- To extend the knowledge of ecology and population biology taught in first, second and third year modules to cover the application of these disciplines to solving ecological problems, such as managing pests or genetically modified organisms and the problems associated with climate change.
- To provide a coherent summary of the issues relating to managing land for food security
- To examine the use of ecosystem services and toolkits for managing land for multiple users.
- To examine the ecological impacts of managing ocean fisheries
- To provide examples of the applications of theoretical ecology to topical ecological issues
- To provide a summary of factors influencing how the land is managed, especially in terms of food production
By the end of this module you should be able to:
- Describe the major issues relating to land use management for multiple ecosystem services.
- Give a reasoned argument for or against genetically modified organisms.
- Understand issues relating to land and ocean management in terms of sustainable food production
A module in applied ecology, focusing on major topical issues of the day (e.g. GM crops, Food security, Ecosystem services). The major part of the module is concerned with management of land, especially in relation to food production. There is particular emphasis on sustainable intensification of agriculture and how best to use the ideas from ecosystem services to manage land for multiple users. This section concludes with an extended series of lectures, debates and videos addressing the potential risks and benefits associated with genetically modified organisms. The remainder of the module examines issues such as the ecological consequences of overfishing and the emerging ideas of land sharing versus land sparing for biodiversity and food security. This module is particular relevant to those students interested in applied ecological and environmental issues, and to those interested in some of the conflicts between science and society.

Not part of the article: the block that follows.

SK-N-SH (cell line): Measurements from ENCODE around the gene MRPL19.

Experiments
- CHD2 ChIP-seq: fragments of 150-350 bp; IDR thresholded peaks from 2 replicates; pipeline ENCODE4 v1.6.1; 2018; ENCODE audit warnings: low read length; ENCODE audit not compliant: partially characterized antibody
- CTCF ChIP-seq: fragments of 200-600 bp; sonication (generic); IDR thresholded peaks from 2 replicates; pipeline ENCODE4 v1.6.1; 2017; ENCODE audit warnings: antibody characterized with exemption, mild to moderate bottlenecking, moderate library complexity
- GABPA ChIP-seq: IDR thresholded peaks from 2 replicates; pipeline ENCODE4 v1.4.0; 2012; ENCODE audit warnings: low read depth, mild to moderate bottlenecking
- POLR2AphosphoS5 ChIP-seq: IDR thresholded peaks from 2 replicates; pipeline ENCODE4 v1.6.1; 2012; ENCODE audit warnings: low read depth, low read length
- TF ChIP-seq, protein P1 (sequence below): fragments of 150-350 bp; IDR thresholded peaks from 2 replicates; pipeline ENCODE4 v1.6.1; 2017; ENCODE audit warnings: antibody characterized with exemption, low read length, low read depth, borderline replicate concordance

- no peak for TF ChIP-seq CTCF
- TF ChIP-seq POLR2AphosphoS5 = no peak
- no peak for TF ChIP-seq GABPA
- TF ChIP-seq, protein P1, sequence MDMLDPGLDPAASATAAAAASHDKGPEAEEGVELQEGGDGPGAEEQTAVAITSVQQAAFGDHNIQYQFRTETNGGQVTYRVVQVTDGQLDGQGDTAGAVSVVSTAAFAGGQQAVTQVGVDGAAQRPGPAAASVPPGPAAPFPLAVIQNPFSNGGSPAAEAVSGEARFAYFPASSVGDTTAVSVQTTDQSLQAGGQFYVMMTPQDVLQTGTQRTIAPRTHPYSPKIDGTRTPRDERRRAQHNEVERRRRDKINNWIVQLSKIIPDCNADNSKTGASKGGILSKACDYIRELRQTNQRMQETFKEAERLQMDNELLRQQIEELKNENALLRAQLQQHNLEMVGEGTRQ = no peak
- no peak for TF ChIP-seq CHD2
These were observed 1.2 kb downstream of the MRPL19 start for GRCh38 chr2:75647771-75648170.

The module is supported by seminars on related topics of interest, some of which will be given by outside speakers and by researchers talking about their areas of particular expertise.
Method of assessment: Examination and coursework
Study time allocation
Contact hours: 22
Private study hours: 128
Total study time:
Teaching and learning methods
Lectures, seminars, debates, videos with guest speakers and independent study.
Costs associated with this course
Students are responsible for meeting the cost of essential
textbooks, and of producing such essays, assignments, laboratory
reports and dissertations as are required to fulfil the academic
requirements for each programme of study.
There will also be further costs for the following, not purchasable
from the University:
|Printing and copying||Most continuous assessment (coursework, including projects) has to be printed for submission. The University print costs can be found at: http://www.southampton.ac.uk/isolutions/services/copying_for_students_and_visitors/faq.php#659 You can pay for your printing by using the money loaders or by using print/copy payment service by going to www.printcopypayments.soton.ac.uk
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The University Print Centre also offers a printing and copying service as well as a dissertation/binding service. Current printing and copying costs can be found here: http://www.southampton.ac.uk/printcentre. They also provide a large format printing service, e.g. Academic posters. Details of current costs can be found here:
Please also ensure you read the section on additional costs in the
University’s Fees, Charges and Expenses Regulations in the University
Calendar available at www.calendar.soton.ac.uk.